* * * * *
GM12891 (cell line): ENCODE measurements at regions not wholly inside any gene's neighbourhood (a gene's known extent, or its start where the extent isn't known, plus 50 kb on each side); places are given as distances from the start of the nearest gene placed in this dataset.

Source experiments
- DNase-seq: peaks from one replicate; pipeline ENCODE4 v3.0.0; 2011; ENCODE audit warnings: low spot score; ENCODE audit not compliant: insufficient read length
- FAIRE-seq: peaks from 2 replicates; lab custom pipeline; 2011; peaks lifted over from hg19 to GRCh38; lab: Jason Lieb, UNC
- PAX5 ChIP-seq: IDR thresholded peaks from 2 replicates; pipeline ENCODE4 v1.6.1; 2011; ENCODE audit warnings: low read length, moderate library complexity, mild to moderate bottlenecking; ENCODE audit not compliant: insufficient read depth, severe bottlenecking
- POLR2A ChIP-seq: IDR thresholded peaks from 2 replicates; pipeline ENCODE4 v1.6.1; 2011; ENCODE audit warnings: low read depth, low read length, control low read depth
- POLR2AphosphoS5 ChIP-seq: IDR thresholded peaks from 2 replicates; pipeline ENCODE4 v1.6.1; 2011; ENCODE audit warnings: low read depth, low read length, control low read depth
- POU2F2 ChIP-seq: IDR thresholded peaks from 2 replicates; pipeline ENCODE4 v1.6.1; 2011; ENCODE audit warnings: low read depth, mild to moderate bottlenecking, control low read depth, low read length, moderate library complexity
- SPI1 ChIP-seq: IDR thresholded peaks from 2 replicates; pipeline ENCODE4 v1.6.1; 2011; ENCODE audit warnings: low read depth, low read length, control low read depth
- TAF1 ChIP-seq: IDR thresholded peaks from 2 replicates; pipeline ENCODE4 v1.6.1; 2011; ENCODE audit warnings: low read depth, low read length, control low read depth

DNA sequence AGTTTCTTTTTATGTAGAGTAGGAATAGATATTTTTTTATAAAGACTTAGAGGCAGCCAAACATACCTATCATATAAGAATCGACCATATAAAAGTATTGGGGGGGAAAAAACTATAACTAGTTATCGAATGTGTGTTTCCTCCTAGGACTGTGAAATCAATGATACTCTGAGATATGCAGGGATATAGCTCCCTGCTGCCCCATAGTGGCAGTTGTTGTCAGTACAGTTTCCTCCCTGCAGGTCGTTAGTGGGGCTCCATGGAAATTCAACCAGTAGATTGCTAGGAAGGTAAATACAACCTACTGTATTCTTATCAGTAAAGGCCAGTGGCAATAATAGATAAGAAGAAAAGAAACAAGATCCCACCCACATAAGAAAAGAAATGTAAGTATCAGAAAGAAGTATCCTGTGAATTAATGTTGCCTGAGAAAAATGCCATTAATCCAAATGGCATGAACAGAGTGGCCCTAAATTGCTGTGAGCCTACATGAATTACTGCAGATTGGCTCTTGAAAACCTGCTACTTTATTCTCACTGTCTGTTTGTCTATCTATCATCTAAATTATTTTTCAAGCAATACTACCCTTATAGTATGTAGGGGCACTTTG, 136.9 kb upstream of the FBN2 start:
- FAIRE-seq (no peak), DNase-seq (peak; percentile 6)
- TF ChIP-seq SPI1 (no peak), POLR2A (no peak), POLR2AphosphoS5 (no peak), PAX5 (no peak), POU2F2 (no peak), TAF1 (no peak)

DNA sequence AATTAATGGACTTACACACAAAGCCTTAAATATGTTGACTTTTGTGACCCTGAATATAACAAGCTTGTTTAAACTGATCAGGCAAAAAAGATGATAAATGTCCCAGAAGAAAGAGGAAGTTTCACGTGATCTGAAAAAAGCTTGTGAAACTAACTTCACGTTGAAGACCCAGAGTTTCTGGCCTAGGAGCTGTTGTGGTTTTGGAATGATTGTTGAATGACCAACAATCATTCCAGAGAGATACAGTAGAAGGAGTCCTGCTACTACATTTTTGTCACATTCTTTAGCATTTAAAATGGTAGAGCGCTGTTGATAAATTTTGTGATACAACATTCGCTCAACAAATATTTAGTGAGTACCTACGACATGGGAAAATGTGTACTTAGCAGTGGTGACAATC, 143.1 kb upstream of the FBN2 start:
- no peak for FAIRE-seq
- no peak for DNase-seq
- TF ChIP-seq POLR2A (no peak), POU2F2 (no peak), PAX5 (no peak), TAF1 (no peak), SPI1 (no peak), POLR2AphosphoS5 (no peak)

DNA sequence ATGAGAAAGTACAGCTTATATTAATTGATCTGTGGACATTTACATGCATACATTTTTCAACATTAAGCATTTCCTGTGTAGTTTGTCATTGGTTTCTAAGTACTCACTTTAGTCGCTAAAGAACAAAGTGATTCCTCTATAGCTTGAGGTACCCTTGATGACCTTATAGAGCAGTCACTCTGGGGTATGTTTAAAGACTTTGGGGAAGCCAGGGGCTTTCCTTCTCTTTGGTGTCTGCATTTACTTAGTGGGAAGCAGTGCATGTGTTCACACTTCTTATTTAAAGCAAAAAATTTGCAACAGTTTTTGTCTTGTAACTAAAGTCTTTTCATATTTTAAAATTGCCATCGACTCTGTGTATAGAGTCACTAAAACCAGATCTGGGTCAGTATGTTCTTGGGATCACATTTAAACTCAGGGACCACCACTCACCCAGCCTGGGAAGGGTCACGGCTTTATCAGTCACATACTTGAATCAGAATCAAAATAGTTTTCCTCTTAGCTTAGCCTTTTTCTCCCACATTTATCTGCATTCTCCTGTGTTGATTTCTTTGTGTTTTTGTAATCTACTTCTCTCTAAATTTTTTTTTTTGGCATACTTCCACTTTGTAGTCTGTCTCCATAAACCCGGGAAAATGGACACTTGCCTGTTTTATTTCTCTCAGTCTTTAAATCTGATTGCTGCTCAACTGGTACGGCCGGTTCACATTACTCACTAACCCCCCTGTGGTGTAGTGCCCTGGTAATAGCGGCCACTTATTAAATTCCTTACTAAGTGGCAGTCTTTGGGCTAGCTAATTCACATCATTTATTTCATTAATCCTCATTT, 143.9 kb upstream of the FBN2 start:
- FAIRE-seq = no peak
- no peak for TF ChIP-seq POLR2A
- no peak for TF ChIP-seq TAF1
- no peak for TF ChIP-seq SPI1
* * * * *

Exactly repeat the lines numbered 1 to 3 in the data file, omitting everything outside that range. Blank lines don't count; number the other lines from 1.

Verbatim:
GM12891 (cell line): ENCODE measurements at regions not wholly inside any gene's neighbourhood (a gene's known extent, or its start where the extent isn't known, plus 50 kb on each side); places are given as distances from the start of the nearest gene placed in this dataset.

Source experiments
- DNase-seq: peaks from one replicate; pipeline ENCODE4 v3.0.0; 2011; ENCODE audit warnings: low spot score; ENCODE audit not compliant: insufficient read length